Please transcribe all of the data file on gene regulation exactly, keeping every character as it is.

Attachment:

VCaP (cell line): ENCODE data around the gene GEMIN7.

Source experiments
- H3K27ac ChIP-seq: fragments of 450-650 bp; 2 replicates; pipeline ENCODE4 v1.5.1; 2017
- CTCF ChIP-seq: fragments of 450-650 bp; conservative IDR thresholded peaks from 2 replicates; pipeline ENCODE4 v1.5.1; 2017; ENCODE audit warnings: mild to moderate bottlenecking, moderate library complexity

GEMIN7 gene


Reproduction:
VCaP (cell line): ENCODE data around the gene GEMIN7.

Source experiments
- H3K27ac ChIP-seq: fragments of 450-650 bp; 2 replicates; pipeline ENCODE4 v1.5.1; 2017
- CTCF ChIP-seq: fragments of 450-650 bp; conservative IDR thresholded peaks from 2 replicates; pipeline ENCODE4 v1.5.1; 2017; ENCODE audit warnings: mild to moderate bottlenecking, moderate library complexity

GEMIN7 gene